Anonymous said...

"Remember don't ask don't tell..."

You mean that policy that allowed "normal" people to go about their daily lives, talking about their personal lives with their colleagues, while the "queers" were forced to lie and hide and lurk in the shadows, and not show any evidence of a personal life in order to just take part in the service of our country? Yeah...good times. I'm sure the harassment, assaults, and suicides were just an aberration.

"...wanted to make sure people were aware of their preferences."

That is a complete misrepresentation of what people in the LGBT community want(ed). Being able to live openly and freely, supposedly a bedrock of this country, should not be met with such opposition. Those people who came out during a time when it was quite dangerous to do so, who paved the way for the freedoms that I and so many others now enjoy, were far braver than many Americans, most of whom have never had to face the hatred of their countrymen.

"And now we are here."

Ah, yes. The oppressors are now trying desperately to find new ways to hold on to their power. Sorry, but freedom and love will win the day.

Joel

Anonymous said...

"Now go to the locker room situation, and it's pretty hard not to notice the obvious and therefore that is not acceptable behavior, I don't care what your "preferred gender" is."

Riddle me this. How dangerous do you suppose it is for a transwoman, who has male parts, to use a men's locker room? Being forced to use the men's locker room immediately outs the person as transgender, opening that person up to great danger and ridicule. You'd open people up to scorn, ridicule, harassment, and assault just to save the fragile sensibilities of people who've never once had to question their existence. Pardon me if I don't care how you feel.

Joel

jerrye92002 said...

"Pardon me if I don't care how you feel."

No, I will not. Don't ask me to tolerate whatever aberration from normal sexual behavior you choose, should it become glaringly obvious, and not have you accept that I do not approve of it. If I assault you physically because of it, have me arrested. But do not think that passing a law allowing you to assault my sensibilities is going to do anything but harden my opinion.

And I don't even understand your example. If a woman has male parts, which locker room would you have herim use? Would it be the same for a man with male parts or a man with female parts? Under the NC law, she/he could access a private room if available, but otherwise would use the one designated for their apparent sex. How "apparent" it was might make it more or less difficult for everybody, but that's not something the law can fix.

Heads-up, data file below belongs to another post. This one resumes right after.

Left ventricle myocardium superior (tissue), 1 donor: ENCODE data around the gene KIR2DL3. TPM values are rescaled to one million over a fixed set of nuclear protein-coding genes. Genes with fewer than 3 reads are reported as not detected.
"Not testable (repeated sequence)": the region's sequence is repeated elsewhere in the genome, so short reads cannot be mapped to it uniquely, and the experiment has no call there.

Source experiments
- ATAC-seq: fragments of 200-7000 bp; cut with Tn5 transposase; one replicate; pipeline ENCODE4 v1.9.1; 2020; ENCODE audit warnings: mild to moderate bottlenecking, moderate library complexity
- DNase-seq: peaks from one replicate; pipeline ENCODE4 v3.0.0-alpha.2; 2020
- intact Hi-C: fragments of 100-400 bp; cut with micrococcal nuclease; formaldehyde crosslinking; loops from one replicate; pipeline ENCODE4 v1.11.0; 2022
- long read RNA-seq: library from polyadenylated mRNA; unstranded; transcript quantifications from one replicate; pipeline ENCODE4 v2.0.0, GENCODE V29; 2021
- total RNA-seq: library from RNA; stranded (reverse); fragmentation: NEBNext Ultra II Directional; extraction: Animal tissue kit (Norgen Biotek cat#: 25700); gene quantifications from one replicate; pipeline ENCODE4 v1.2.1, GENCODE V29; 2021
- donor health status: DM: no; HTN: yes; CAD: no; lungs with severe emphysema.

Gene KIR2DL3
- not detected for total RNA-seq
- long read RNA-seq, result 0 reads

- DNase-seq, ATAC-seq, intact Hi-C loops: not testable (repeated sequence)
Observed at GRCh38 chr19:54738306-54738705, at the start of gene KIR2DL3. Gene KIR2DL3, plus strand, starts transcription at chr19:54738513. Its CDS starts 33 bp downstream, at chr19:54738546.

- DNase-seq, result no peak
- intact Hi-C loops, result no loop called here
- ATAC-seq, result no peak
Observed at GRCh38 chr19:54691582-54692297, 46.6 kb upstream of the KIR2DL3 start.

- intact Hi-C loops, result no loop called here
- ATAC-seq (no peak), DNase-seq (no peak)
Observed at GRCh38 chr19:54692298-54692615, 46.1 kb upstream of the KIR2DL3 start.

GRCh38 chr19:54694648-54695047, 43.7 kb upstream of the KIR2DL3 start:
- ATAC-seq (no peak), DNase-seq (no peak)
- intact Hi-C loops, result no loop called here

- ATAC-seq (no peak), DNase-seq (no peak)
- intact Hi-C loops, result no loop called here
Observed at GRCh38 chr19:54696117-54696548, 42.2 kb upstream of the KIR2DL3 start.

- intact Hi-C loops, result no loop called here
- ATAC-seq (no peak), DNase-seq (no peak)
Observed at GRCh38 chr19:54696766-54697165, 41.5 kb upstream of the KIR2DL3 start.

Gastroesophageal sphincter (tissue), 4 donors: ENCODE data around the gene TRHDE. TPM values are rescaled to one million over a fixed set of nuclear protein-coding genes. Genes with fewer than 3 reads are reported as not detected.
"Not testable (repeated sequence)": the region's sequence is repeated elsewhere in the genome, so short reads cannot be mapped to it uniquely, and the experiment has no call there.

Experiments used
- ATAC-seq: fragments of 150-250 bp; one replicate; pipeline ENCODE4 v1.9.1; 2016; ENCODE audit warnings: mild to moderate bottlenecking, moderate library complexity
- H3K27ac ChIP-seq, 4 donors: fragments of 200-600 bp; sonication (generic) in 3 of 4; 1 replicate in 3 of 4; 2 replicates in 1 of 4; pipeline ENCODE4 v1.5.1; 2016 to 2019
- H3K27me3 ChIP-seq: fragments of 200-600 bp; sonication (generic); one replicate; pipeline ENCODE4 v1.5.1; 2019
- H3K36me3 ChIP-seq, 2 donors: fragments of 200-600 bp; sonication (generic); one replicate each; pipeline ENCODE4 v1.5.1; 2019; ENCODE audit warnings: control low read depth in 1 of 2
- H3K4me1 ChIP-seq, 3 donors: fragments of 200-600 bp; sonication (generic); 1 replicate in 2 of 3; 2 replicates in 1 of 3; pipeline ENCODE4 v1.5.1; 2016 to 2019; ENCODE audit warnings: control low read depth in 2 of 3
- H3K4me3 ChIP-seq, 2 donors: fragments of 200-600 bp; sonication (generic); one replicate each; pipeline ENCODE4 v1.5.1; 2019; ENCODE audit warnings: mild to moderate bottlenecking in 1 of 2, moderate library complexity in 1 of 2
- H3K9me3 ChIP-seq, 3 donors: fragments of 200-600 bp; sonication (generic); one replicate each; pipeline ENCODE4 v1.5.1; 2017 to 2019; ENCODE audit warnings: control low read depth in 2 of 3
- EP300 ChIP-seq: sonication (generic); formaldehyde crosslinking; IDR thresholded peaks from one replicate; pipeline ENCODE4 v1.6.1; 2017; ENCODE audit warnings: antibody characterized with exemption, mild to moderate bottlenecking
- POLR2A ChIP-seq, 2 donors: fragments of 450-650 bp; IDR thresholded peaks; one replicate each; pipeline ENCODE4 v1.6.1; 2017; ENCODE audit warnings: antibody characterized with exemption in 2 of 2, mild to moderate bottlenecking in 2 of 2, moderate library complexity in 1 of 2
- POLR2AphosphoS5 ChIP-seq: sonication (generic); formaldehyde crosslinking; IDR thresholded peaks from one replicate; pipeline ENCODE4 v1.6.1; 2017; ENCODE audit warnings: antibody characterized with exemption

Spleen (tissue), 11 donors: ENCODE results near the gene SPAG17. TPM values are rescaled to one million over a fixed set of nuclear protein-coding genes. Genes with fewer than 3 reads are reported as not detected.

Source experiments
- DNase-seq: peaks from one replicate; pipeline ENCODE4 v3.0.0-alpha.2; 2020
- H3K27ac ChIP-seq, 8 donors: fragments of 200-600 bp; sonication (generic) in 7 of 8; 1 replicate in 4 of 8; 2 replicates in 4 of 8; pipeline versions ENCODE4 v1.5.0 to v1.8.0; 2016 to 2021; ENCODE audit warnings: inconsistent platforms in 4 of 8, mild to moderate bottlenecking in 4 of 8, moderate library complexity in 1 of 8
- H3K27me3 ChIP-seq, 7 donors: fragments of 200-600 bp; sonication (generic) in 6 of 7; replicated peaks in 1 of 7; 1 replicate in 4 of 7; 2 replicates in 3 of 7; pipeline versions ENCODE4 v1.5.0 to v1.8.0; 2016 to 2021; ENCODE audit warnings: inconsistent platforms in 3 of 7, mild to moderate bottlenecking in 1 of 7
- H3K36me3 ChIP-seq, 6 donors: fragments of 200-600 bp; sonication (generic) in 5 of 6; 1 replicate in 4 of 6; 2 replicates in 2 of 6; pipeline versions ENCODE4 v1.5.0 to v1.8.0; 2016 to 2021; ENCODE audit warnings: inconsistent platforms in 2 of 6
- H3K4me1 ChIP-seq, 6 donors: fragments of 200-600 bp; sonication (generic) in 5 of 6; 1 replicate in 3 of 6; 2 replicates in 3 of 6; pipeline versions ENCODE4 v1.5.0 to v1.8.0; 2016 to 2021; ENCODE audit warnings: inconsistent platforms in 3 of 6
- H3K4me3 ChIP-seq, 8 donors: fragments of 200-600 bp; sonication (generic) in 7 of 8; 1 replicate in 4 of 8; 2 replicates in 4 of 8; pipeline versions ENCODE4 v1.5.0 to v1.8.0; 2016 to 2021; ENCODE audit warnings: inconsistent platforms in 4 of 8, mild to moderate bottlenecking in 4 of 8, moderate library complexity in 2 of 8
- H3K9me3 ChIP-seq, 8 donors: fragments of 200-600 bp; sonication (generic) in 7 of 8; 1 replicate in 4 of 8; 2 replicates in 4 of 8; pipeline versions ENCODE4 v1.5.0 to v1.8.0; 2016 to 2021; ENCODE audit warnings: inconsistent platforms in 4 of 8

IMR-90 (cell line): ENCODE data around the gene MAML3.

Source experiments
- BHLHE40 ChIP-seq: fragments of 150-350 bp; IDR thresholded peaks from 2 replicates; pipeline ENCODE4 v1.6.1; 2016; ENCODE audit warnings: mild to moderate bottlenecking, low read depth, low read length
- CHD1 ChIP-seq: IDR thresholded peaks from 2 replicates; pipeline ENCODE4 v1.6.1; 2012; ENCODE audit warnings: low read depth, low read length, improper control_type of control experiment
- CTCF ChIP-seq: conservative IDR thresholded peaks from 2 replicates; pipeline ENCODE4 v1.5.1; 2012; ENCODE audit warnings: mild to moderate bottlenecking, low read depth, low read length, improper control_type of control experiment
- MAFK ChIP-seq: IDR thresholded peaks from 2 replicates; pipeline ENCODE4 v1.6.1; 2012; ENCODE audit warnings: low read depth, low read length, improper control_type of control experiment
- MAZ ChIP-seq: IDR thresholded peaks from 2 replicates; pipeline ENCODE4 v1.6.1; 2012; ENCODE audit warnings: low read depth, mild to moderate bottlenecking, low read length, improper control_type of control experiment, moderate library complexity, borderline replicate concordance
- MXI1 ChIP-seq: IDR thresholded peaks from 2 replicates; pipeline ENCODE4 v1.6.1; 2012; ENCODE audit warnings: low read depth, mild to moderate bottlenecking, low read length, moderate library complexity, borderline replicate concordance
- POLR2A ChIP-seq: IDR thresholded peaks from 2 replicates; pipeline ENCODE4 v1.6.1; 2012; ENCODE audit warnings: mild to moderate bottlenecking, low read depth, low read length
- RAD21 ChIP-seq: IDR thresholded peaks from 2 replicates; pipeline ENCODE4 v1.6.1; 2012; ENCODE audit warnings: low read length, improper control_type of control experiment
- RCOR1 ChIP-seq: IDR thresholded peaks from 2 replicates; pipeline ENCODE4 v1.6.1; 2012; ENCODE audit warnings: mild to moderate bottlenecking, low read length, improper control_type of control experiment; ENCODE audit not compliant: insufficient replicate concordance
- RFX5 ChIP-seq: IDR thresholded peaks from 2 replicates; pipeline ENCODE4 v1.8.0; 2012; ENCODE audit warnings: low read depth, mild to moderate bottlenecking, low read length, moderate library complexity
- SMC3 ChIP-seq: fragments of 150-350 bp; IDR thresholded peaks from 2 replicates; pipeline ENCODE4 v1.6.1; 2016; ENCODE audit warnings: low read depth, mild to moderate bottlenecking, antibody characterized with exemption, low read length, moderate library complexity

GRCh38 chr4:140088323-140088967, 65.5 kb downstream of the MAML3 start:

Anonymous said...

Well, you obviously don't care how transgender and other LGBT folks feel, so I guess the understanding is mutual. You bring it upon yourself by oppressing people. Blaming the victim when they finally speak up against their oppressors is heartless, childish, and incredibly sad. I'm terribly sorry that you can't open your mind enough to accept that not everyone is exactly the way you want them to be nor do they act the way you want them to. I'm sorry for you that it's so hard to be an adult.

"herim" "she/he"

It's HER. This is not a difficult concept to understand. And your intentional use of inaccurate or ambiguous terms is tiresome and offensive. Grow up.

What would you have her do? The woman with male parts doesn't belong in the men's room because it is not where it makes sense for her to be and it is potentially very dangerous for her. She also now doesn't belong where she feels comfortable due to ignorant people creating laws based in ignorance, fear, and animus.

Joel

John said...

Joel,
Well right back at you... You obviously don't care how sensitive straight folks feel...

"Victims and Oppressors"... Really...

It looks like we need to revisit Victim Mentality

John said...

This has got be one of the strangest phrases... "The woman with male parts"

Anonymous said...

'This has got be one of the strangest phrases... "The woman with male parts"'

I agree. But when you learn and understand that this is reality for some people, you get used it.

It's funny. I read a story the other day about a primate (a monkey? not sure) that has survived after being given a pig's heart. I wonder if it is considered a primate still or if there is some confusion over what type of animal it is. I'm guessing that it's still considered a primate even though not all of its parts are primate parts.

Joel

jerrye92002 said...

"It's HER. This is not a difficult concept to understand." -- Joel